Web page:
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over-laden fruit tree image by Alfonso d'Agostino from Fotolia.com
Most trees can be identified by the fruit they grow--but not all fruit is the kind you find at a grocery store. Many tree fruits are very distinctive, like the oak's acorn, the maple's "helicopter" seeds or the pine's prickly cones. There are many types of fruit that grow on trees, so a good tree classification guidebook will also come in handy when trying to identify an unknown tree.
acorn scattering image by Anton Chernenko from Fotolia.com
Find the fruit. Trees bear fruit--which contains their seeds--after flowering in the spring, but sometimes you'll find fallen fruit around the tree well into the summer. Make sure you get the correct fruit from the tree you wish to identify by plucking it directly off the branch. Remember, fruit is anything that contains the tree's seeds: You could be looking for a nut, a seed pod or a berry.
- Most trees can be identified by the fruit they grow--but not all fruit is the kind you find at a grocery store.
- Remember, fruit is anything that contains the tree's seeds: You could be looking for a nut, a seed pod or a berry.
winter pine cone image by Mary Lane from Fotolia.com
Examine the fruit. Is it a pine cone, a winged seed, a pod, an acorn or a fleshy fruit like something you might eat? Write down notes on the fruit's color, size and special characteristics.
maple tree seeds image by cvrgrl from Fotolia.com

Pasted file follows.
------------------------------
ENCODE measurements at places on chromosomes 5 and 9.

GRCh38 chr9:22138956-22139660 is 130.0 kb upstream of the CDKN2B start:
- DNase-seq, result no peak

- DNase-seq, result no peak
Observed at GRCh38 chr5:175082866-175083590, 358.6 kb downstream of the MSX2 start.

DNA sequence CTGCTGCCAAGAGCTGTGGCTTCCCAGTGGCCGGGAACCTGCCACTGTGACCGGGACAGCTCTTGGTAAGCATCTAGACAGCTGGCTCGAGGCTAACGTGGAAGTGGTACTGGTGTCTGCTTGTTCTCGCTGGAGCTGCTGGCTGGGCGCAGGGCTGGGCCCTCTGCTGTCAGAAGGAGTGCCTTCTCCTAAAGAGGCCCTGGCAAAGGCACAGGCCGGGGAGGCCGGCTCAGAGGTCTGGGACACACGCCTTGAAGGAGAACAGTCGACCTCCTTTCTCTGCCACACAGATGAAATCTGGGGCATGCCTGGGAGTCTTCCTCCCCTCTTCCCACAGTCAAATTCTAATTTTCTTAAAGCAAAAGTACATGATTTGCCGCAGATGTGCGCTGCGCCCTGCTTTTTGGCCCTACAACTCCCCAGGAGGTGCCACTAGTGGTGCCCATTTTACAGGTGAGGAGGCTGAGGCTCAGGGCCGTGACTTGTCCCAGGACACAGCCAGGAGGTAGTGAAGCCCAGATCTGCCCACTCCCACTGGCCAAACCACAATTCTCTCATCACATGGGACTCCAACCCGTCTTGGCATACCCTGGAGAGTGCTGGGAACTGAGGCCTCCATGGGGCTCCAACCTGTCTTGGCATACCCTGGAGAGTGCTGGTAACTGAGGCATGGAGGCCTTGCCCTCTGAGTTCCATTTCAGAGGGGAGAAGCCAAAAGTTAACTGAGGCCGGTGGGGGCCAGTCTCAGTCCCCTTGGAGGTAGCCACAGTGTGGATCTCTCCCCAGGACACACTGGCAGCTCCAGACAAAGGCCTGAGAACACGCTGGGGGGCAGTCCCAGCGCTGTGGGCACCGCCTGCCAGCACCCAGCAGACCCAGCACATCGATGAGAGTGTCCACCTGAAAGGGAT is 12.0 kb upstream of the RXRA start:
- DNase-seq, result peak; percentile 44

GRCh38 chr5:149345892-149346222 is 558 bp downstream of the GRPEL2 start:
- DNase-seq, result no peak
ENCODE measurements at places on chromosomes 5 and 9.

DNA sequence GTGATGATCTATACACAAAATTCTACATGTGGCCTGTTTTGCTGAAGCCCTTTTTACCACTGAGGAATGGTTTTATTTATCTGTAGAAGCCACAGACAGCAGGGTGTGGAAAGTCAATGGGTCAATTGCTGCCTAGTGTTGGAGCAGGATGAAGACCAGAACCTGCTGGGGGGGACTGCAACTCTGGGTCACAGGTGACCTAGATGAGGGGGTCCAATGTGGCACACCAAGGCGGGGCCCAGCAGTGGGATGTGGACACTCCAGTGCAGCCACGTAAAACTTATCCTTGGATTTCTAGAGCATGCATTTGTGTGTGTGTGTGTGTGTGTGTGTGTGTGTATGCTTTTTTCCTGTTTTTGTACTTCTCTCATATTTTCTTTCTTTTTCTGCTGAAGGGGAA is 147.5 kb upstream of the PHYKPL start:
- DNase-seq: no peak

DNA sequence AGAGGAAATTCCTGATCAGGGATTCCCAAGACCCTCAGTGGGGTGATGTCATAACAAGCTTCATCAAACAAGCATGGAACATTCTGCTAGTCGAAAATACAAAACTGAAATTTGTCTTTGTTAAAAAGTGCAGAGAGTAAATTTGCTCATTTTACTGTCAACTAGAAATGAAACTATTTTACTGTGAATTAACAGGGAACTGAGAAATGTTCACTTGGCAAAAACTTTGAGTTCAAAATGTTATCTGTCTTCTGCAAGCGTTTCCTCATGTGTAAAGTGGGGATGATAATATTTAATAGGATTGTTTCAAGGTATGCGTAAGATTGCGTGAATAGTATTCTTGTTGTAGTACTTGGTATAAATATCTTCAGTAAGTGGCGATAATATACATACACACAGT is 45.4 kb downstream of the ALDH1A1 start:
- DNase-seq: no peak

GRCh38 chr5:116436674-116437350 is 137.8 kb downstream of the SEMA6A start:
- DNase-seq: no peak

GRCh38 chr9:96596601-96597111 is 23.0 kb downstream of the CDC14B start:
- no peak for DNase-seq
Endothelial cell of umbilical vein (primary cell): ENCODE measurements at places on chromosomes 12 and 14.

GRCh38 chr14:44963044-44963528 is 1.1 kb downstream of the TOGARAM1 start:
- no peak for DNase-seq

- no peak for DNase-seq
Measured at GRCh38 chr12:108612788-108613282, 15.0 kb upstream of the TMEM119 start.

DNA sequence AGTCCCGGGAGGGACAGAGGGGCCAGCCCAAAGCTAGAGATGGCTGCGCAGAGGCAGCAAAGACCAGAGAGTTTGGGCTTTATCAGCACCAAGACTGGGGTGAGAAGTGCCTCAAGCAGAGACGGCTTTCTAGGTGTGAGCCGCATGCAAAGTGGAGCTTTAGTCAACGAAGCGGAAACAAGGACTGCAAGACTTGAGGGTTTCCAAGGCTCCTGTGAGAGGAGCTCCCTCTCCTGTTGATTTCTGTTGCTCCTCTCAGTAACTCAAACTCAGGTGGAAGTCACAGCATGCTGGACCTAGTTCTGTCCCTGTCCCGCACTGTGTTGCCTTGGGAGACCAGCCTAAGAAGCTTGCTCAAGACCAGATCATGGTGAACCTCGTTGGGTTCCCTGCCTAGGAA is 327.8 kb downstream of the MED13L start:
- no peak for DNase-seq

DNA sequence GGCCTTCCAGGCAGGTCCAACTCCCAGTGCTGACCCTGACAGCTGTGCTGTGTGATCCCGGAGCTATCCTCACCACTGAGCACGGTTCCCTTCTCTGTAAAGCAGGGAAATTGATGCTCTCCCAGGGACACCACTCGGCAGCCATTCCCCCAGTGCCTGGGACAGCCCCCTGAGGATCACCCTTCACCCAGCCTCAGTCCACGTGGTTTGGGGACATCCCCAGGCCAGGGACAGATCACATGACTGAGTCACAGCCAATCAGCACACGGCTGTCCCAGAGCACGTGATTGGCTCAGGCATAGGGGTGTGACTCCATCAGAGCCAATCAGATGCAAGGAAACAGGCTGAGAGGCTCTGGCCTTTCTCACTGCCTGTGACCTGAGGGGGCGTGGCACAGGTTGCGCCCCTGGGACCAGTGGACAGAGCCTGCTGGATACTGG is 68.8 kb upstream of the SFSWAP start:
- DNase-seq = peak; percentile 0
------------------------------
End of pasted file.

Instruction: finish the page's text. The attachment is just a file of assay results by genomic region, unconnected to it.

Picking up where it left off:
You can determine the basic identification of a tree by classifying the fruit. Acorns come from oaks, pine cones come from conifers, winged seed pods come from maples, sweet gums have spiky ball-shaped capsules, and both walnuts and hickories have nuts encased in large green husks that turn brown after falling.
sweet red cherries image by Olga Chernetskaya from Fotolia.com
Compare the fruit to the photos and descriptions in the guidebook, or consult Internet sources to discover the tree's identity.
Identify Fruit Tree Blossoms
Oftentimes, new homeowners will inherit an unidentified fruit tree and not know how to care for it. Find out your region's plant hardiness zone to narrow down the list of possible fruit trees. The United States is broken up into eleven zones that differ in their average minimal temperatures. Most fruit trees require six to eight hours of sunlight, but there are a few that need shade. Tropical fruit such as the Garcinia can thrive in shady environments. Compare your drawing and all the other observations you have made with horticultural guides or with the descriptions of fruit blossoms on the Plant-Care.com website.
- Is it a pine cone, a winged seed, a pod, an acorn or a fleshy fruit like something you might eat?
- Compare the fruit to the photos and descriptions in the guidebook, or consult Internet sources to discover the tree's identity.
Never eat the fruit from a tree until it is properly identified. Many tree fruits are poisonous to humans.